Although I’ve said this before, it never gets old; one of the great things about living here is that you can so easily pick up and go to a really cool destination. This time, as I had some vacation I needed to use and the weather was blizzarding east of Geneva, we decided to make it a five-day trip somewhere west – and where better to go than Paris? So with one day of planning we hopped a train, got to our cheap hostel, and started to explore one of the world’s most famous cities.

Before I move on, let me state a little fact about Paris; everybody secretly tries not to like it. You know you’re guilty of it – you might not be able to put your finger on why, but deep down, while you may want to go there, another little voice in your head tells you it’s all a giant scam. The problem being, Paris has too much hype surrounding it; not only is it the focal point in a lot of popular media, but everyone knows someone who’s crazy about the city, and a part of you thinks there’s an element of them saying they like it simply because they were there. Also, there are apparently a large number of pompous French people living there. As a result, it’s easy to say “I don’t want to go there”, and I have to admit that I wasn’t overly excited about using my vacation time in Paris. But – I can now say – I was wrong (I would never say that about any argument I’ve had with Soph, mind you). Paris is a pretty cool place, and not for the reasons normally given.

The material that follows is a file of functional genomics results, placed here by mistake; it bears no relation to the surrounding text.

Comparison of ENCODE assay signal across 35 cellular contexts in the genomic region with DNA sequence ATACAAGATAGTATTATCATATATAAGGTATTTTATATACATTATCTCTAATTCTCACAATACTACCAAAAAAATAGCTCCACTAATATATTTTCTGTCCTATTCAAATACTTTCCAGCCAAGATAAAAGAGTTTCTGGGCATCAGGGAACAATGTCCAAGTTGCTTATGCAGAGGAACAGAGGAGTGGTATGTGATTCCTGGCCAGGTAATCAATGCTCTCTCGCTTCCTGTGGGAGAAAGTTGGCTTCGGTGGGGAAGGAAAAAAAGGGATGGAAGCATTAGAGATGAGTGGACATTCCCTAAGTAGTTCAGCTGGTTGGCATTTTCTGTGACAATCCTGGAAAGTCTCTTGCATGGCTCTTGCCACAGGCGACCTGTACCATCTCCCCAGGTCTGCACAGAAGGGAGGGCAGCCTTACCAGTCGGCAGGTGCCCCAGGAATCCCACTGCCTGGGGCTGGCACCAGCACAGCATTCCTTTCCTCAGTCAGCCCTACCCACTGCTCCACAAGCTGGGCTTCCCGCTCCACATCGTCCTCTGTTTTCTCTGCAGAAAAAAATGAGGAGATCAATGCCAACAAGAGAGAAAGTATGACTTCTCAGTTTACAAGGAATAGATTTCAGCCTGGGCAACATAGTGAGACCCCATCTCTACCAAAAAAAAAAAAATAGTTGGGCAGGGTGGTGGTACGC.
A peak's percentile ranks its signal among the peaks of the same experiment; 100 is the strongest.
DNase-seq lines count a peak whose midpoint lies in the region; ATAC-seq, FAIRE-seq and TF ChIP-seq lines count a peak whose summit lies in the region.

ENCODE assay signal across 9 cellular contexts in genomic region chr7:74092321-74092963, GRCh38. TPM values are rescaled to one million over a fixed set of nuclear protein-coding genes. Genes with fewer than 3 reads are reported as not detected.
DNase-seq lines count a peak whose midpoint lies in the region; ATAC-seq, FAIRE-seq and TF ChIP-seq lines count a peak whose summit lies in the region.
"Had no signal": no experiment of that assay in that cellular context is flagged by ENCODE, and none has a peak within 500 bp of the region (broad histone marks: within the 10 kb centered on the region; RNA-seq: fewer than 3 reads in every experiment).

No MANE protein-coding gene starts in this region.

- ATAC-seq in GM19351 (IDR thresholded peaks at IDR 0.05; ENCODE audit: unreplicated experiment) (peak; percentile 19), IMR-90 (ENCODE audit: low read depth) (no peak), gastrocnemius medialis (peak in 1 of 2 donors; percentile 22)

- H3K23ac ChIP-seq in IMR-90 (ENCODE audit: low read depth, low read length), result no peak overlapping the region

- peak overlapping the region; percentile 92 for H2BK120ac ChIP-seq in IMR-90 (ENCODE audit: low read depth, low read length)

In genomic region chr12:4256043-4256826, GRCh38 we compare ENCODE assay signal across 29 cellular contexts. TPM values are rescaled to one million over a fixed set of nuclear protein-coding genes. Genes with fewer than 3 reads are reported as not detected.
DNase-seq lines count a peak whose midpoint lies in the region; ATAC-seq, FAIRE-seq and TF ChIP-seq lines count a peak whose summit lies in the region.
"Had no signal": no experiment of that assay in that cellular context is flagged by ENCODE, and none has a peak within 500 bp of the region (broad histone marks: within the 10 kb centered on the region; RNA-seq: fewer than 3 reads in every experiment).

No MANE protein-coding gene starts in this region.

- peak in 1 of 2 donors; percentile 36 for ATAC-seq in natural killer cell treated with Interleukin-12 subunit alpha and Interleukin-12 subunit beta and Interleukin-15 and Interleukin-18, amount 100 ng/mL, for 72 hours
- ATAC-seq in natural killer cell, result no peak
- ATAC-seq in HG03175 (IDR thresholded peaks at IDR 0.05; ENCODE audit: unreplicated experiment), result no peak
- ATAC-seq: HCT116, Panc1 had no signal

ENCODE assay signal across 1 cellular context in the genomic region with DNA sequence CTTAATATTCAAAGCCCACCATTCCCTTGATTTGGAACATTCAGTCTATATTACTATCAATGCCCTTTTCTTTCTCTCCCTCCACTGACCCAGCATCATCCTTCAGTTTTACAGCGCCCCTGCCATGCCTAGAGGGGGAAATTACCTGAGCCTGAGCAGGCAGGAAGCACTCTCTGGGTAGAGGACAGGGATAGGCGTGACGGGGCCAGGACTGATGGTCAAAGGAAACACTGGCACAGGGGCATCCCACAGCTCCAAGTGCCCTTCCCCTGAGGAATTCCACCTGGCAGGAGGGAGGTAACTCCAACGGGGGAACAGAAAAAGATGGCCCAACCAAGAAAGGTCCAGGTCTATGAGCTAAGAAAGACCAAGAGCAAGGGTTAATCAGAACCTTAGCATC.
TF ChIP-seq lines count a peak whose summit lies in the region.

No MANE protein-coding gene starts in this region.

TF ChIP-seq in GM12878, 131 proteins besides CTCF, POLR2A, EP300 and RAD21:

So, let’s start with the tourist attractions. The Eiffel Tower – yes, it’s big. Yes, it’s pretty. Yes, we took 67 pictures of it. But that’s not the point. It’s just this huge tower, right? Well – yeah. But it’s still pretty cool. In our defense, we didn’t actually go up it (going to Paris and not going up the Eiffel Tower is one of the world’s major tourism sacrileges!) But this trip wasn’t about tourism – it was about trying to get to the underbelly of the city and taking it in our hands, and twisting it and bending it to our will! Well, that and drinking a lot of wine and coffee while not going to work – but I digress…

Next, the Louvre; the Louvre is, simply, the world’s greatest museum (partly because the French never gave back a lot of the artifacts they stole from other countries back in the 18th and 19th centuries…but again, I digress…) So we basically spent a day there, and didn’t even come close to seeing it all. It’s ridiculous, but in a good way. And yes, we did go over to the Mona Lisa and take pictures – we can’t break all the tourism rules! Even though I’m vehemently opposed to aforementioned rules, for reasons I may or may not get into in a separate blog entry, as it’s worthy of more space than I will give it here. Gotta stop digressing…

Notre Dame is next on the list. We went while a mass was going on, which was good in the sense of having grown up going to churches (I stress the term “church”, as there are no “cathedrals” in the Midwest, at least none that I know of), I always thought the ceremony would seem sort of empty if there was so much space. On the contrary, a loud organ and a nice choir fills up the cathedral quite nicely, and changes the experience quite a bit. Anyway – Notre Dame is worth seeing also – but my favorite cathedral in Paris was St. Sulpice, because unlike Notre Dame, it was cold, dark, empty, and had an otherworldly quality to it.

Finishing up the cathedral tour of Paris, we went to Sacre Coeur in Montmartre, another fine example of aforementioned gigantic works of architecture. Montmartre, a neighborhood set on Paris’ only real hill (I think it’s the only hill – it’s a big hill though), was once a haven of artists from all over the world. This is important because Montmartre tries so hard to pretend it’s still bohemian, but the reality is it’s been gentrified beyond all recognition of whatever glory it once had. That being said, that’s probably a good thing, as the winding streets and alleys are now filled with fun shops and cool restaurants, making it a fun place to explore.